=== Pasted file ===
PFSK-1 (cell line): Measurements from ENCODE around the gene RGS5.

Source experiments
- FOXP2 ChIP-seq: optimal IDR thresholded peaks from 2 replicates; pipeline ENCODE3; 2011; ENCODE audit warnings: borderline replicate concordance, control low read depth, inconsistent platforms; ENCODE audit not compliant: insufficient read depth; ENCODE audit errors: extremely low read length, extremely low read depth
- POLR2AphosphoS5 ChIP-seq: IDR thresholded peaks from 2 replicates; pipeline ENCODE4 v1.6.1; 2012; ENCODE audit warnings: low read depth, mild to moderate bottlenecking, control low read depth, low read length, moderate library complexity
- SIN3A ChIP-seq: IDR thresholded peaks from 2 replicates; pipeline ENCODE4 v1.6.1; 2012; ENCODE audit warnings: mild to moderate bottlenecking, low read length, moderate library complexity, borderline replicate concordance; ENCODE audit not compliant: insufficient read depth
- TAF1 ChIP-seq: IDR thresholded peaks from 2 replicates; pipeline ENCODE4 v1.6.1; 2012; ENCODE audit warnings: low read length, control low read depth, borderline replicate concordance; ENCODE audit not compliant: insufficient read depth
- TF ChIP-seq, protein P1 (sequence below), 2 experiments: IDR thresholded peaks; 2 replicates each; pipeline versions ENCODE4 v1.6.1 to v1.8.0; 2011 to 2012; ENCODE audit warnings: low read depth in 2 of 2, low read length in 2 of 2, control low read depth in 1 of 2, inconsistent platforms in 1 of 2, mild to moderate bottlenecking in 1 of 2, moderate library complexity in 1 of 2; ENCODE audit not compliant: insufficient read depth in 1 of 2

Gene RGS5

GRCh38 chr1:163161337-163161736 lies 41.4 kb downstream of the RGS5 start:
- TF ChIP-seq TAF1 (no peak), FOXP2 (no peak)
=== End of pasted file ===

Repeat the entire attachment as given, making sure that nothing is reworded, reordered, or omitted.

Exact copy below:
PFSK-1 (cell line): Measurements from ENCODE around the gene RGS5.

Source experiments
- FOXP2 ChIP-seq: optimal IDR thresholded peaks from 2 replicates; pipeline ENCODE3; 2011; ENCODE audit warnings: borderline replicate concordance, control low read depth, inconsistent platforms; ENCODE audit not compliant: insufficient read depth; ENCODE audit errors: extremely low read length, extremely low read depth
- POLR2AphosphoS5 ChIP-seq: IDR thresholded peaks from 2 replicates; pipeline ENCODE4 v1.6.1; 2012; ENCODE audit warnings: low read depth, mild to moderate bottlenecking, control low read depth, low read length, moderate library complexity
- SIN3A ChIP-seq: IDR thresholded peaks from 2 replicates; pipeline ENCODE4 v1.6.1; 2012; ENCODE audit warnings: mild to moderate bottlenecking, low read length, moderate library complexity, borderline replicate concordance; ENCODE audit not compliant: insufficient read depth
- TAF1 ChIP-seq: IDR thresholded peaks from 2 replicates; pipeline ENCODE4 v1.6.1; 2012; ENCODE audit warnings: low read length, control low read depth, borderline replicate concordance; ENCODE audit not compliant: insufficient read depth
- TF ChIP-seq, protein P1 (sequence below), 2 experiments: IDR thresholded peaks; 2 replicates each; pipeline versions ENCODE4 v1.6.1 to v1.8.0; 2011 to 2012; ENCODE audit warnings: low read depth in 2 of 2, low read length in 2 of 2, control low read depth in 1 of 2, inconsistent platforms in 1 of 2, mild to moderate bottlenecking in 1 of 2, moderate library complexity in 1 of 2; ENCODE audit not compliant: insufficient read depth in 1 of 2

Gene RGS5

GRCh38 chr1:163161337-163161736 lies 41.4 kb downstream of the RGS5 start:
- TF ChIP-seq TAF1 (no peak), FOXP2 (no peak)